Local Media Professionals to be Honored on September 8

8/31/2001

Georgetown, Guyana - Matt Falloon is the winner of the "Biodiversity Reporting Award 2001," in Guyana. The article "Gold Mining: An Industry on the Verge of Crisis?" reports on poor mining practices and the massive drop in the price of gold, among other factors that affect both small and large-scale mining. The article, which also sheds light on the environmental dimension of the crisis and the need for monitoring and awareness training, was published as a two-part series on the Stabroek News. Second and third-prize winners will be announced on September 8 in a ceremony to be held at the Georgetown Club. The contest is an initiative of Conservation International (CI), in collaboration with the International Federation of Environmental Journalists (IFEJ) and the International Center for Journalists (ICFJ).

This is the third edition of the award in Guyana, and six journalists submitted a total of 16 articles covering biodiversity issues. Mr. Falloon will be invited to attend the Ninth World Congress of Environmental Journalists, in Lage-Hoerste, Germany, from September 29 through October 4, 2001. The other awardees will receive a cash prize of G$50,000 Guyana Dollars and G$25,000 Guyana Dollars, respectively. All of the journalists honored in the ceremony will be awarded a two-year membership to IFEJ, as well as a professional resource kit from ICFJ.

The "Biodiversity Reporting Award" was launched in 1999 to promote better coverage of environmental news. The contest was created to recognize the work of journalists covering biodiversity issues, to stimulate their interest in covering such issues, and to develop their reporting skills.

"This contest is a key tool for conservation awareness in Guyana. Journalists have the responsibility of sending out the message about the need to protect biodiversity and we hope to promote that through this initiative," says Haroldo Castro, CI's Vice-President for International Communications and General Director of the award.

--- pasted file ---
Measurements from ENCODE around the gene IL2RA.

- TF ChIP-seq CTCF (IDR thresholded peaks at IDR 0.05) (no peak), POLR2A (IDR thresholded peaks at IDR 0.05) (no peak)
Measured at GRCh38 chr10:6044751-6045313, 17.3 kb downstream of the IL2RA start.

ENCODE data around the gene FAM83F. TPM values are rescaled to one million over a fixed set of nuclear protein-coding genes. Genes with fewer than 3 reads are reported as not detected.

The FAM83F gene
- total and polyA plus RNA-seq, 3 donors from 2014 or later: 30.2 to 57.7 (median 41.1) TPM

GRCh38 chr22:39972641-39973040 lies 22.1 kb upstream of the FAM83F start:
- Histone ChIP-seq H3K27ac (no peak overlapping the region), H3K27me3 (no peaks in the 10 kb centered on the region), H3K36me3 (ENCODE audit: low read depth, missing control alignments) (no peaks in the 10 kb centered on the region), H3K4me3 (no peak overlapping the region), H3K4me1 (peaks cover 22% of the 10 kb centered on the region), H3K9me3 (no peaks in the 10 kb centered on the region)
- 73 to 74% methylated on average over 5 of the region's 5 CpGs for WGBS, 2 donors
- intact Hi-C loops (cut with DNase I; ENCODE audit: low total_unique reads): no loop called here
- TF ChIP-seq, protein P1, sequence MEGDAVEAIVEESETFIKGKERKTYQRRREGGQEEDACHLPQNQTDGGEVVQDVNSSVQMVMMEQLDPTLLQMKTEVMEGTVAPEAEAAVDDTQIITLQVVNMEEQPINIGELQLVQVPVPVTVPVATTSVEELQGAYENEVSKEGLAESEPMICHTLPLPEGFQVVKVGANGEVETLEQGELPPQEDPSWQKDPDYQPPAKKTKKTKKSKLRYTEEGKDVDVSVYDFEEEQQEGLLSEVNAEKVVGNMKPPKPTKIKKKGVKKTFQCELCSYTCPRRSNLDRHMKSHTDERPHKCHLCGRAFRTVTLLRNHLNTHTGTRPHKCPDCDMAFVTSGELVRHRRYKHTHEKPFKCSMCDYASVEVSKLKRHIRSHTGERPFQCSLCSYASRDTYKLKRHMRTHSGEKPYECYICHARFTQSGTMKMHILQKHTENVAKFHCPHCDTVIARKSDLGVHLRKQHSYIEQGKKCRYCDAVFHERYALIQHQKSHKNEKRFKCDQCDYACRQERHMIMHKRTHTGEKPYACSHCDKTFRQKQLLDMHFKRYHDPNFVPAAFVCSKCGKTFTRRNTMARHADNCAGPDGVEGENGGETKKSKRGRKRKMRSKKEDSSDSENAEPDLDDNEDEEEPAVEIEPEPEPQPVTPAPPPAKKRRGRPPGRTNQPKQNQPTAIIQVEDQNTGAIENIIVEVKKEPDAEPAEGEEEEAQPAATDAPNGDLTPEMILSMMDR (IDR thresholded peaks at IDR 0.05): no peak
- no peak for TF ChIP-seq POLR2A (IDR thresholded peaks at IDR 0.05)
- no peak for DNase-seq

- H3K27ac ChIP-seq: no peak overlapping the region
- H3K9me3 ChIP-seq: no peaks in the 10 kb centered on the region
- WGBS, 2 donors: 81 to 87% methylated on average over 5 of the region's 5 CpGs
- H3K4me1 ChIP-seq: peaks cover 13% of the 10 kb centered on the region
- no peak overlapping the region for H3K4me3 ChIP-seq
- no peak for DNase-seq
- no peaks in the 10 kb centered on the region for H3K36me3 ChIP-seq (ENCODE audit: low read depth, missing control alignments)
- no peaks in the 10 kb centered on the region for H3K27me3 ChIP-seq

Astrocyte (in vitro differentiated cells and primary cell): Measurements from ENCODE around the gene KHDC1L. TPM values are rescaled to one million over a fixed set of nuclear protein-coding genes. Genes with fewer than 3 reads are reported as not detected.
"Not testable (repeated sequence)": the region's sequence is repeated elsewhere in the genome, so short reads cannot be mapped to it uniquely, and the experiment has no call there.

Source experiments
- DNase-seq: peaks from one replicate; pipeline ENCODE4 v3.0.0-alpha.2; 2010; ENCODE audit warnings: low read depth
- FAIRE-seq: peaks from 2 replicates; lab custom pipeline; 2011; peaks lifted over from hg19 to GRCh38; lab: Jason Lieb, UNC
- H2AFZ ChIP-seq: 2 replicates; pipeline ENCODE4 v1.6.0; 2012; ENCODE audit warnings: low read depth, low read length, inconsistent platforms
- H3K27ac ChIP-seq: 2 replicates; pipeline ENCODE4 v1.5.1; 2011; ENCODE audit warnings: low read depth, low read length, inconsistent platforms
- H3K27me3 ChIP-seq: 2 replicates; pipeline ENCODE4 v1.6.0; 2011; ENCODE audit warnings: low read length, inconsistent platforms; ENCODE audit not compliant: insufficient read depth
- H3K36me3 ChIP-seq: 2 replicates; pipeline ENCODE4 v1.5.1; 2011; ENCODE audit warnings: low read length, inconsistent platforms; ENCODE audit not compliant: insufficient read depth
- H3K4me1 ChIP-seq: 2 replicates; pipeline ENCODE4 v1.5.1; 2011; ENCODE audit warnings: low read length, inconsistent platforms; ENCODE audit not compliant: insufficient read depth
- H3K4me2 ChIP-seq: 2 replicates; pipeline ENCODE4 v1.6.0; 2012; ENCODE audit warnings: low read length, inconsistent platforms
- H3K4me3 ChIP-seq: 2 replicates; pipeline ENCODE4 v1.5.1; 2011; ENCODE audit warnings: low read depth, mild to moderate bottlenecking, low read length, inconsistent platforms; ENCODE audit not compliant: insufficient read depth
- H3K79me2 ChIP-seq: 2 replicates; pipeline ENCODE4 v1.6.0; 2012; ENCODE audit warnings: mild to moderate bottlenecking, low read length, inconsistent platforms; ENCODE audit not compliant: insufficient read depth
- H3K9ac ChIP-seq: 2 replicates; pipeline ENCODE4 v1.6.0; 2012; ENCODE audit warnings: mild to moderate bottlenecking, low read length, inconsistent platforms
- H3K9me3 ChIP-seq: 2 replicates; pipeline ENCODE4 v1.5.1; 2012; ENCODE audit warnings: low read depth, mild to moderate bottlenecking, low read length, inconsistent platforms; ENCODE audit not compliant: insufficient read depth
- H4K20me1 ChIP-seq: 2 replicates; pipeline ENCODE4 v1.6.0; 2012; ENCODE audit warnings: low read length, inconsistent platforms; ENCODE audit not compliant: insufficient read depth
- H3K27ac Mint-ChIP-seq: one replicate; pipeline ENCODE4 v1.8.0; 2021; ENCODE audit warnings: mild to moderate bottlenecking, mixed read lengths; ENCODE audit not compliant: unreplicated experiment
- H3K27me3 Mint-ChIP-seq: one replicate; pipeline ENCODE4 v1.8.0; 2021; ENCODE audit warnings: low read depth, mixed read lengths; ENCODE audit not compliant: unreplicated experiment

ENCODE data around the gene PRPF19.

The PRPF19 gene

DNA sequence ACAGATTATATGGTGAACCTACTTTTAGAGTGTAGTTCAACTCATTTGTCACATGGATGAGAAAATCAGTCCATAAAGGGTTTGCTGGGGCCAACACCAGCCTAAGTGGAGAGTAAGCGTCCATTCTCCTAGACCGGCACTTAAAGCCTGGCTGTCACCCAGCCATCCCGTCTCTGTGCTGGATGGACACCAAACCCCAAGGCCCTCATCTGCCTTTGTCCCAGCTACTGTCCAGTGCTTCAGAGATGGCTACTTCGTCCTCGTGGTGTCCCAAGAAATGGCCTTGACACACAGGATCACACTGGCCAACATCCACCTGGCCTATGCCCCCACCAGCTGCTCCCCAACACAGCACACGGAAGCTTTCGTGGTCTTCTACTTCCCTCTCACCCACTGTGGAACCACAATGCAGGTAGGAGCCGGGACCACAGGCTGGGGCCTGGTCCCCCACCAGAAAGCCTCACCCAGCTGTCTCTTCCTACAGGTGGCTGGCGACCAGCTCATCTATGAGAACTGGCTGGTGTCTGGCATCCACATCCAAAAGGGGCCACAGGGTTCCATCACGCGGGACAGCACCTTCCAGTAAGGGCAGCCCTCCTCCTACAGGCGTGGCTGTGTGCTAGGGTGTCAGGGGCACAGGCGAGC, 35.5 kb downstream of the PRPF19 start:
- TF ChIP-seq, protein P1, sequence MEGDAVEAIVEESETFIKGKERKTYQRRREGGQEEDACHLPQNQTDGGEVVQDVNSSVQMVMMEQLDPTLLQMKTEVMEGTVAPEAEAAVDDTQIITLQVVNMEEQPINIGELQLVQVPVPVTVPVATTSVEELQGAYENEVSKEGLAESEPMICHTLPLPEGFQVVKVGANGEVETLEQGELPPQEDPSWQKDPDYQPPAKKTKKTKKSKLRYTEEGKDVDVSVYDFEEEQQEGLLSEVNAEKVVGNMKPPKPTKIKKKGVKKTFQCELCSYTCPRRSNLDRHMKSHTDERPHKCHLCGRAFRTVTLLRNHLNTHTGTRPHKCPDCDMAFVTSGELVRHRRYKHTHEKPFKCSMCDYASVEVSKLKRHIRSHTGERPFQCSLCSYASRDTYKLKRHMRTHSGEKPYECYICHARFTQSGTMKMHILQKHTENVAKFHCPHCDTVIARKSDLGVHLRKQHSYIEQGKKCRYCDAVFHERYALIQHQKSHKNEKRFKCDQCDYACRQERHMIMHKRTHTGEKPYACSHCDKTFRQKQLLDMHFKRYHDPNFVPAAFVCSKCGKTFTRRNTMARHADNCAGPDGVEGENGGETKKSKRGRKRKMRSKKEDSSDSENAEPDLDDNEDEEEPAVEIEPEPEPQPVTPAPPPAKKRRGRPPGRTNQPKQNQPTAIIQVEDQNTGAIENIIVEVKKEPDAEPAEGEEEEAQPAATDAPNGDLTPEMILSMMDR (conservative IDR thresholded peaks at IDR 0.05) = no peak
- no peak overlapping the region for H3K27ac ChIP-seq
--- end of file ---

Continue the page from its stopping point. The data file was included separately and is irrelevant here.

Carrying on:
Style, creativity, the number and variety of sources, and the ability to translate scientific jargon were some of the criteria used to judge the articles. A five-member panel composed of veteran environmental journalists and professionals from the academic world rated the entries. The jury members were: Rob Taylor, Director of Environmental Programs for ICFJ; Jonathan Maslow, former Heinz Environmental Fellow in Guyana; Darryl D'Monte, Chairperson of the Forum of Environmental Journalists of India (FEJI) and President of IFEJ; Abraham Poole, an experienced communications specialist from Guyana who has been involved in a variety of media-related initiatives, and Dr. Robert A. Thomas, Director of the Center for Environmental Communications at Loyola University, in New Orleans.

This year, besides Guyana, the contest was held in Bolivia, Brazil, Colombia, Guatemala and Ghana. The John D. and Catherine T. MacArthur Foundation and Virginia W. Cabot Foundation supported the "Biodiversity Reporting Award 2001".

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